Thankfully, an impressive number of people fit into the office's waiting area, though by the time i passed through the door myself, more than half were standing and there wasn't much room for more. I took my number from the red dispenser: 689. I looked up at the "NOW SERVING" sign on the wall: 563.
I asked security how fast the line usually moves. "About 25 to 50 people an hour," he replied. I did the math, pocketed my precious slip, and thankfully found a cafe nearby with wifi, from which i now write.
Sadly, the guard's estimate may have been based on simpler times. A fellow person from the line spun through the cafe at about 9:40 to tell me they were in the 590s. New math says i'll be here most of the day. ...and, according to the barista, today wasn't so bad. Her reports were that past days have seen even longer lines. This report notwithstanding, the local media seemed to feel the event was still newsworthy. The Channel 7 Action News fan passed by at about 9 AM to cover the event.
As much as anyone, i wonder how the folks at UIA are doing. These must be marathon days for them. My own benefits issue is fairly simple, but resolving it may have a substantial impact on my family, and my drive to Livonia was necessitated by the agency's inquiry line being too tied up to get through. When calling back in the summer, i'd occasionally get a message apologetically saying, "we're experiencing heavy calling, your hold time may be more than 10 minutes". By fall, i'd have to call repeatedly to avoid getting a new message which only said, "we're experiencing high call volumes -- please try again later" before hanging up. This past week, the message was yet a new one: a standard telephone company error recording stating simply, "all circuits are busy now...". Earlier this week i even got the same message while trying to reach UIA's entirely-separate fully-automated system. Rumors on the line were that UIA would be boosting their own ranks later this month to handle the volume.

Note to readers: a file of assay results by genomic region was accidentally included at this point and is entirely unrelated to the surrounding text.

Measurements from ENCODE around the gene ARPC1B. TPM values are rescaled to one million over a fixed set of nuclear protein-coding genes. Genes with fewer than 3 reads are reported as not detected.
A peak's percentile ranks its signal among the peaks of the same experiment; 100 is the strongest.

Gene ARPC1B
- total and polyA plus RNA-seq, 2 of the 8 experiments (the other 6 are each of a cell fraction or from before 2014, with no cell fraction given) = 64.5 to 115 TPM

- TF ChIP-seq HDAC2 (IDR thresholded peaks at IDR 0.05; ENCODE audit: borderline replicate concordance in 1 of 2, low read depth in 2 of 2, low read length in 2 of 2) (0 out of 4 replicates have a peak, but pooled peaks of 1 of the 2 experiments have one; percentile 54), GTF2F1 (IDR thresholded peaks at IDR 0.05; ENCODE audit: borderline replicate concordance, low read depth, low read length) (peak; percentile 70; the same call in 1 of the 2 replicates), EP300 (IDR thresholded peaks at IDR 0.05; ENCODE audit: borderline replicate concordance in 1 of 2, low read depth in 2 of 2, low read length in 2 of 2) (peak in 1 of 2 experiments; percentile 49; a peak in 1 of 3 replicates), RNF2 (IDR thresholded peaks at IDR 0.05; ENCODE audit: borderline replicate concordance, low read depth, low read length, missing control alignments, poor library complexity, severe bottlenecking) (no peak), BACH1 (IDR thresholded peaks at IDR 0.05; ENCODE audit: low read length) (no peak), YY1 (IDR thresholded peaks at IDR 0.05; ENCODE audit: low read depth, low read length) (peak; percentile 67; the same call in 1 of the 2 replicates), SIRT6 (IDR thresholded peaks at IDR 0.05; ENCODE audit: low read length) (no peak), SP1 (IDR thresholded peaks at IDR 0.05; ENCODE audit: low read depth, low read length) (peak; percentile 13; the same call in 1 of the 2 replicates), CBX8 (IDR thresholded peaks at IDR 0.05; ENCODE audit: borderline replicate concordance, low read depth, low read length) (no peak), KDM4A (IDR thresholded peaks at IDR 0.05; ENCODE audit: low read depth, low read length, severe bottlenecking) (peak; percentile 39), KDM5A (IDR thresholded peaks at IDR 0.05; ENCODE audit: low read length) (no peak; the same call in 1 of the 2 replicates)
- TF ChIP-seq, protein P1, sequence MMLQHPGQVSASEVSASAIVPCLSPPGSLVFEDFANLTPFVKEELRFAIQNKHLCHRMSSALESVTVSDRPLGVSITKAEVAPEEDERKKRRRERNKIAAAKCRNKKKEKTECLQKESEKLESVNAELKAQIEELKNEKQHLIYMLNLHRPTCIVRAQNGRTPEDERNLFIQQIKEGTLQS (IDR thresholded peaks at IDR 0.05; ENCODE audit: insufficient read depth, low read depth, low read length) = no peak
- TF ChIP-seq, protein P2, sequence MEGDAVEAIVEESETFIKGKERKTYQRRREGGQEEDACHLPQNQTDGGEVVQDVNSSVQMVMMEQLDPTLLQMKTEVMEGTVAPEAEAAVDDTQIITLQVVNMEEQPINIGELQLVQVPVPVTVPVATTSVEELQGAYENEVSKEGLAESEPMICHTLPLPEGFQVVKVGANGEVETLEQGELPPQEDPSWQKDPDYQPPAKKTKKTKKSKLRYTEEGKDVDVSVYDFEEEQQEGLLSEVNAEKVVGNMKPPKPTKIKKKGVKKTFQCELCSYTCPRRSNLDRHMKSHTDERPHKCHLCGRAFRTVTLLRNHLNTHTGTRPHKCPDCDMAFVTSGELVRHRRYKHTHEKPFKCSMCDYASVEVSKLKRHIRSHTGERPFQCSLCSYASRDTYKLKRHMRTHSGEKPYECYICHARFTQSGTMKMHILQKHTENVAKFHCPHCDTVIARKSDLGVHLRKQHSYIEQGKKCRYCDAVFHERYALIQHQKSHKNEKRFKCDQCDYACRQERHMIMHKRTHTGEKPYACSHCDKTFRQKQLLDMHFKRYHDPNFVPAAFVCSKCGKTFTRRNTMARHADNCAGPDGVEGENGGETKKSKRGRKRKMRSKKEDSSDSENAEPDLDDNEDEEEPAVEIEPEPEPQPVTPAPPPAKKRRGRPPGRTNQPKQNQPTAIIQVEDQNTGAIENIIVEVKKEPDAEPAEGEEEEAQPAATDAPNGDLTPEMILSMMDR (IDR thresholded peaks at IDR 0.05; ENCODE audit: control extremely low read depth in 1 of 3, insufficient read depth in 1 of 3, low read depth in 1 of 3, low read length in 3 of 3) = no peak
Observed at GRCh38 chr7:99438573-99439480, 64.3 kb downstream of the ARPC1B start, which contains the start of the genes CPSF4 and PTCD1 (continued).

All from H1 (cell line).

I half-jokingly wondered to myself: do they need any managers?